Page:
Then it was on to configuring the actual connection. This time I knew enough to hit "New" before trying to type anything. I chose the serial connection I had previously defined, typed in my domain and DNS server information, and then defined a login script using the same chat style format you'd use for a uucp connection. My only complaint about that is that the interface doesn't seem to allow inserting new expect/send pairs; if you screw it up, you have to delete and start over. Still, most chat scripts are pretty simple, and once it is done you won't be coming back here very often, except perhaps to change passwords, and editing individual lines is simple, so I don't see this as a problem.
The rest of the configuration is straightforward, except that it confusingly insists upon your filling in a Local Host name, which has to be a name defined with an ip address in the Hosts table. If your ISP has assigned you a static IP address, that's the address you would associate with the name you put in that box. Yet you'd also put that address in the Local IP address box, and if you have checked off that the remote and local ip address will be provided from the server (the ISP), it makes no sense to have to fill this in. However, the software requires that you do so. This had me confused for a while, but once I was satisfied that it would, in fact, be ignored, I just filled in in with the name of my ISP's server.
To make the connection, I simply chose System->Serial Networking, and then clicked "Connect" in the dialog box. One minor gripe is that neither the status box nor the System messages show much detail about what is happening; I'd like to see an option to increase the level of detail for debugging.
However, in a very few seconds, I could see that my modem had negotiated a PPP connection, and the status box confirmed that I was connected.
My first connection was through the Terminal application. This offers the typical VT emulations, Wyse 50 and Wyse 60, and even SCO Console. Nothing exciting there, but certainly all the basic functionality you could need.
Next, I tried the email client, configuring it with my ISP's POP3 server address. As there's no local storage, the client doesn't delete messages automatically, and it also has to attach to the server at least twice for each message: once to get the header, once to retrieve it for viewing, and yet again if you want to delete it. This is a little disconcerting on a dial-up link, but would work nicely on a local network.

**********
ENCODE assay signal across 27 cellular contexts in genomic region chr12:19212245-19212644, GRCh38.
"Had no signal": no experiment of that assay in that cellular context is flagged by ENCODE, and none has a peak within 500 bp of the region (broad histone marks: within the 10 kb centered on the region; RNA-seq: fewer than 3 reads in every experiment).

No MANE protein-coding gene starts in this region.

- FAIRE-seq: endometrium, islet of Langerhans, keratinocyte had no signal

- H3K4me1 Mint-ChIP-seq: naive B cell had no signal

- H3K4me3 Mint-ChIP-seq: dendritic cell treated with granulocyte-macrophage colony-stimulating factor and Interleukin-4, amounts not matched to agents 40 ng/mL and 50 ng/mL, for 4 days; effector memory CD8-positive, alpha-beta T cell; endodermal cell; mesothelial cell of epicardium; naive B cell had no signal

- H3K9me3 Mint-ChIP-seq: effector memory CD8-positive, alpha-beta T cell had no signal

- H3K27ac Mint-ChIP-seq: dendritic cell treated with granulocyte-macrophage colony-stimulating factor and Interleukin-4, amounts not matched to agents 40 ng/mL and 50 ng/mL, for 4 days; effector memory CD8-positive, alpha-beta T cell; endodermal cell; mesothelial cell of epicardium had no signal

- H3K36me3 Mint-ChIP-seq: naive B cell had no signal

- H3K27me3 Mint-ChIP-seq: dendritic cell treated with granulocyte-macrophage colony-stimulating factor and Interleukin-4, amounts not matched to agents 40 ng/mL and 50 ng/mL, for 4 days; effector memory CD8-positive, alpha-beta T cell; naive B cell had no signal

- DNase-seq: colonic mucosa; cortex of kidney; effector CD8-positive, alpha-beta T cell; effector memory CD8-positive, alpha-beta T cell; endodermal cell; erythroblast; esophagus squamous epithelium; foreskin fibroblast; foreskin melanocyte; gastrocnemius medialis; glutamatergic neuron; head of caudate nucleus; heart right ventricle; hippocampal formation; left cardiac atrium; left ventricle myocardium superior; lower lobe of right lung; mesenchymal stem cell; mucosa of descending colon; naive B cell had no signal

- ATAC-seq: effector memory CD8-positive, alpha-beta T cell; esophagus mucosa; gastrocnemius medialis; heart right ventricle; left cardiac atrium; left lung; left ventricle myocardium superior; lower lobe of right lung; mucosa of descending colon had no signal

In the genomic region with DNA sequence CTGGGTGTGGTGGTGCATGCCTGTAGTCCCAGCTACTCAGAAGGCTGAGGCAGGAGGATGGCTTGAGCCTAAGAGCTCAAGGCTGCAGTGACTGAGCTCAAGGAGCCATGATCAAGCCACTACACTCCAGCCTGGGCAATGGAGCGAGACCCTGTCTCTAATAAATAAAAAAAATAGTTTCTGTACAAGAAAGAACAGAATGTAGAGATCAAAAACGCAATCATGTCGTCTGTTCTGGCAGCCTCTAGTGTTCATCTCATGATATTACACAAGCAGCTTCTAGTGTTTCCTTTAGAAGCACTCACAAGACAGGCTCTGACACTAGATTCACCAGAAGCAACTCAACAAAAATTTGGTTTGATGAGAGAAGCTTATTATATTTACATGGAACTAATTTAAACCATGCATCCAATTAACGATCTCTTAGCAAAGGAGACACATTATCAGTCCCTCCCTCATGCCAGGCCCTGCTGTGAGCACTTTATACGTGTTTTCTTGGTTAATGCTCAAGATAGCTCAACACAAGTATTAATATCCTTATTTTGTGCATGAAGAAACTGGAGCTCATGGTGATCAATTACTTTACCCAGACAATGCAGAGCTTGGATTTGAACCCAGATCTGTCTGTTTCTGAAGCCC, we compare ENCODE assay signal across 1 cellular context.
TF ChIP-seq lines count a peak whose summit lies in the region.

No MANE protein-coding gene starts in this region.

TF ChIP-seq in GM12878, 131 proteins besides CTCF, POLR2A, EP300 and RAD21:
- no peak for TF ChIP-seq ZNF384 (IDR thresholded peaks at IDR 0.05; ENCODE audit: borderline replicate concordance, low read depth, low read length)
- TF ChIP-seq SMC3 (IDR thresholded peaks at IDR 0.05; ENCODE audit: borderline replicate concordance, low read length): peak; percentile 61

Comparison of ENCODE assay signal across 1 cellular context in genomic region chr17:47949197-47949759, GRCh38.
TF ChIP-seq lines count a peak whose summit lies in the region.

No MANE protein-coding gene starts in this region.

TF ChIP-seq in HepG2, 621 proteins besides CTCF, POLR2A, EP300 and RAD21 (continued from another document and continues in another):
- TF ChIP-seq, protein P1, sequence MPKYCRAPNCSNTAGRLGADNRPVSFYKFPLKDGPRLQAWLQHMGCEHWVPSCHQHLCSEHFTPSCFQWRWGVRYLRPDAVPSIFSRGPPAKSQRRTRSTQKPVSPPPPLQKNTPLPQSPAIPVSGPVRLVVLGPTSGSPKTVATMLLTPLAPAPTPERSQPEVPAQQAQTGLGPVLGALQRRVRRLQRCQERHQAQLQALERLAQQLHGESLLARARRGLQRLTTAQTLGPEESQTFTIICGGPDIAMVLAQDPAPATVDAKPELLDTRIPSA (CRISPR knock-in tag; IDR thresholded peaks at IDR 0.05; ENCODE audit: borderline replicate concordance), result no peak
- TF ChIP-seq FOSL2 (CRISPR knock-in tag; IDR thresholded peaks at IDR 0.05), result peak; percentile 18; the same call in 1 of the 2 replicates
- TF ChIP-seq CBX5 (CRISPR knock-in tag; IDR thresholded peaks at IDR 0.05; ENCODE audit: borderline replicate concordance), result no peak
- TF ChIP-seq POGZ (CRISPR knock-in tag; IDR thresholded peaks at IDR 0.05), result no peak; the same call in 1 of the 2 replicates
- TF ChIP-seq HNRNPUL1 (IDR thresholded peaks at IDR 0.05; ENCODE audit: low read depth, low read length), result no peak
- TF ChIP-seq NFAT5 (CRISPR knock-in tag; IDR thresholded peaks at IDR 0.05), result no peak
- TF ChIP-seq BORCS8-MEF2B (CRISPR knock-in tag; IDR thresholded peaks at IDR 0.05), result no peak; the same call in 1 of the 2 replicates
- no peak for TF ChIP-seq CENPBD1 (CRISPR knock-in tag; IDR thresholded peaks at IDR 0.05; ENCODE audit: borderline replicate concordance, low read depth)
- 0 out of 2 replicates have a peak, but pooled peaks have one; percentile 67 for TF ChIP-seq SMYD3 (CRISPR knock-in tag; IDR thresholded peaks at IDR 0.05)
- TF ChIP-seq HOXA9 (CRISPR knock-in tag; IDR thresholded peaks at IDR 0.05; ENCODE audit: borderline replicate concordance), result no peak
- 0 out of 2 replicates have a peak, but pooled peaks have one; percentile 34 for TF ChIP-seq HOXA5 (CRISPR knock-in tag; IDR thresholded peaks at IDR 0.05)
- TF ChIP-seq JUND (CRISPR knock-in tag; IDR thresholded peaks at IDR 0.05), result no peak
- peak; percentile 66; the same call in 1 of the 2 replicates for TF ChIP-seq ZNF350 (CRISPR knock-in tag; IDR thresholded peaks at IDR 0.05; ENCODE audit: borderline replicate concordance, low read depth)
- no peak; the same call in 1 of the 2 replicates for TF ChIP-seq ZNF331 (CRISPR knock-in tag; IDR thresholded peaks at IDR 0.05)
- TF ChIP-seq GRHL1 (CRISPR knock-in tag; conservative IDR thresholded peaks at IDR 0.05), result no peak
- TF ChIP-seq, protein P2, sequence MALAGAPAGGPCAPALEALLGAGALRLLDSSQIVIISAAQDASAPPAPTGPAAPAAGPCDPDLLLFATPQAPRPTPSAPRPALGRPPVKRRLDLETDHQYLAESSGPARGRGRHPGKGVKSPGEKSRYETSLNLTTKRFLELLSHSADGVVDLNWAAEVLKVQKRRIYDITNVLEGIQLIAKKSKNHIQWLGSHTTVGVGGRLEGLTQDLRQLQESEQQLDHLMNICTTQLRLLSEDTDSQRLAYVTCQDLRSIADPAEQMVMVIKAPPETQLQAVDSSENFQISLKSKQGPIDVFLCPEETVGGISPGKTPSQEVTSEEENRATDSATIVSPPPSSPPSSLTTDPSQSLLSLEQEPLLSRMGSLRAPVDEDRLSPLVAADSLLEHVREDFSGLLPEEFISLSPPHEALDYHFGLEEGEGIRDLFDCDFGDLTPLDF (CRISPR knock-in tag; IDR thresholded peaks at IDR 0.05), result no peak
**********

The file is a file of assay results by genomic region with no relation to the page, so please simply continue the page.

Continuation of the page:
Finally, I tried the browser, and that's where I ran into my first bit of trouble: it couldn't connect to anything. If I had tried the browser first, I would have suspected something seriously wrong, but as I knew that I had working PPP, this seemed strange, yet the error was definitely tcp/ip related.
For lack of anything else I could do, I turned off Van Jacobsen header compression, not really expecting this to fix anything. However, after reconnecting with VJ turned off, the browser worked perfectly!
The browser, by the way, is a Mozilla version, and does not support Java. That limits its functionality rather severely, but then again you don't have to run the builtin browser: this is, after all, both an ICA client and an X-terminal, so once it's connected to the network, you can run whatever you want.
And that configuration will have to be the subject of another article.
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More Articles by Tony Lawrence © 2012-07-12 Tony Lawrence
We are questioning more than the philosophy behind our dependence upon limited and limiting systems. We question the power structures that have grown up around such systems (Frank Herbert).